The results demonstrate that the designs and prognosis of exercise training programs for PWS patients should be different from those of ordinary obese patients. Meanwhile, PWS patients could benefit from CPET for aerobic fitness evaluation, setting up exercise programs and following up.

Author Contributions

Y.S. and K.L. conceptualized and designed the experiments; S.T. and H.H. performed the measurements; S.T. and M.L. acquired and analyzed the data; Y.S. and H.H. wrote the paper. M.L. and K.L. revised the paper. All authors have read and agreed to the published version of the manuscript.


We are grateful to all subjects and their parents for participating in this study. We sincerely acknowledge department of pediatrics of Kaohsiung Veterans General Hospital for their kind patient referral and the help of statistical analysis from Huih-Sien Lin of Foo-Ying University, Kaohsiung, Taiwan.

Conflicts of Interest

This study was the authors’ own work. There are no conflict of interest or competing financial interests to be declared in this article.


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Table 1. Body composition before and after exercise training program.
Table 1. Body composition before and after exercise training program.
VariablesBefore After
Height (centimeters)168168
Body weight (kilograms)106.1104.4
Body fat (%)43.143.6
Rest SBP/DBP (mmHg)128/89 112/90
Rest HR (bpm)9390
MVV (liters)53.261.6
BMI, body mass index; FMI, fat mass index; FFMI, fat-free mass index; SBP, systolic blood pressure; DBP, diastolic blood pressure; HR, heart rate; MVV, maximal voluntary ventilation.
Table 2. Cardiopulmonary exercise test (CPET) results before and after exercise training programs.
Table 2. Cardiopulmonary exercise test (CPET) results before and after exercise training programs.
VariablesBefore After
SBP/DBP max (mmHg)164/97142/91
HR max (bpm)149133
MVV (liters)53.2 61.6
HRR (beats)2322
VO2/WR slope (cc/min/watt)4.95.9
PETCO2 rest (liter)3935
PETCO2 Max (liter)4644
Anaerobic threshold
Time (minute: second)3:454:45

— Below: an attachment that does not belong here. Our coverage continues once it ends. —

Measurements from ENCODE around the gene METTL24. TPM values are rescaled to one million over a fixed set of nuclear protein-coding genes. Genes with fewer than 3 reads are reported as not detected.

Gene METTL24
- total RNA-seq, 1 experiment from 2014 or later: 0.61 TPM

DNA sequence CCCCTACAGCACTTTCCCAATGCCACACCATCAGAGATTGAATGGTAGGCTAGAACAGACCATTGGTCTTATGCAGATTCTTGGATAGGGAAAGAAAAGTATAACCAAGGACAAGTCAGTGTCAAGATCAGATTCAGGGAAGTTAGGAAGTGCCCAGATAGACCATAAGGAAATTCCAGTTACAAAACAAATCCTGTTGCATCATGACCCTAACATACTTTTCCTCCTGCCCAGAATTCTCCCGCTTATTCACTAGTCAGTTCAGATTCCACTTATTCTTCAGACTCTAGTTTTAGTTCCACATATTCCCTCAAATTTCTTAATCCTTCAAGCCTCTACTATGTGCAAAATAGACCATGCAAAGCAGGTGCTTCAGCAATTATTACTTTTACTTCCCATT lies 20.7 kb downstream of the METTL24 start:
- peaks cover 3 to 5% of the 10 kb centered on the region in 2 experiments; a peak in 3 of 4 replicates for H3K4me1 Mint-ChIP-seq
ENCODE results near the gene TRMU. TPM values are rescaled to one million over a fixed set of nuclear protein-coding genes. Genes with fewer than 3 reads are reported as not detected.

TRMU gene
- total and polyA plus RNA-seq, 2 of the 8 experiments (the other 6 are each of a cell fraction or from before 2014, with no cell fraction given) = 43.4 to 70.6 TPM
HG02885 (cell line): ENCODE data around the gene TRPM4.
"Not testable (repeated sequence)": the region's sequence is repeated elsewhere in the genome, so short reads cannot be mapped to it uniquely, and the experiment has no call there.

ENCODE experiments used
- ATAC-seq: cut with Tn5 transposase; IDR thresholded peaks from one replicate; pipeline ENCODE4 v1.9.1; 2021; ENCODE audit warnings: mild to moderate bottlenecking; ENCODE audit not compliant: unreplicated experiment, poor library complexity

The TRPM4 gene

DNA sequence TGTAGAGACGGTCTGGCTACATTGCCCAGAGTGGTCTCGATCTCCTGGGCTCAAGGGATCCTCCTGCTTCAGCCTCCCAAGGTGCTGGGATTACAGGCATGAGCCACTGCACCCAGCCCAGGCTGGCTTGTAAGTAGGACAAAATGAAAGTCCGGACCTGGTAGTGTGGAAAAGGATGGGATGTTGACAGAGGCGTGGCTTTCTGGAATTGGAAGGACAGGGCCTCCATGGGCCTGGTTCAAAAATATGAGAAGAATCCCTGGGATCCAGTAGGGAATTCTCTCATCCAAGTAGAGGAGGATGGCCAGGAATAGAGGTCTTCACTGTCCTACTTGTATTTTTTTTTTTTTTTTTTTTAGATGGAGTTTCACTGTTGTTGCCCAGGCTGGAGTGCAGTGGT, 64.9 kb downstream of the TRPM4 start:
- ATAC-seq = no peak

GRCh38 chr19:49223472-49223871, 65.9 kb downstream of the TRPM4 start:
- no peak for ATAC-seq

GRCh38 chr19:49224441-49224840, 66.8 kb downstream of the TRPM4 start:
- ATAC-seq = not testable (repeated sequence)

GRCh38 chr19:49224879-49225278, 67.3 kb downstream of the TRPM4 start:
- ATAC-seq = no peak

Workload (MET)2.83.6
VE (liter)26.0 32.7
VO2 (ml/kg/min)12.014.2
HR (bpm)132116
Peak exercise
Time (minute: second)4:456:45
Workload (MET)3.44.6
VE (liter)37.1 60.0
VO2 (ml/kg/min)14.317.8
HR (bpm)149132
SBP, systolic blood pressure; DBP, diastolic blood pressure; HR, heart rate; MVV, maximal voluntary ventilation; HRR, heart rate recovery; VO2, oxygen consumption; WR, work rate; PETCO2, end-tidal carbon dioxide; MET, metabolic equivalent of task; VE, minute ventilation; RER, respiratory exchange ratio.
Table 3. CPET results of the obese Prader-Willi syndrome (PWS) patient and other 13 obese patients in our hospitals.
Table 3. CPET results of the obese Prader-Willi syndrome (PWS) patient and other 13 obese patients in our hospitals.
VariablesPWSOther 13 Obese Patients
MeanSD95% CI
rest SBP (mmHg)* 128143.0018.43131.86–154.14
rest DBP (mmHg)* 8979.929.8473.97–85.87
rest HR (bpm)* 9378.6911.8071.56–85.82
AT MET* 2.84.380.983.79–4.97
AT HR (bpm)132130.4615.82120.90–140.02
peak MET* 3.46.351.145.66–7.04
peak HR (bpm)* 149165.5416.63155.49–175.59
peak VE (liters)* 37.157.6712.9449.85–65.49
peak SBP (mmHg)164179.2326.97162.93–195.53
peak DBP (mmHg)9788.1516.9577.91–98.39
HRR (beats)2322.408.4617.29–27.51
SD, Standard deviation; CI, confidence interval; BMI, body mass index; SBP, systolic blood pressure; DBP, diastolic blood pressure; HR, heart rate; AT, anaerobic threshold; MET, metabolic equivalent of task; HR, heart rate; VE, minute ventilation; HRR, heart rate recovery. * Asterisk represents that the data is out of the 95% confidence interval.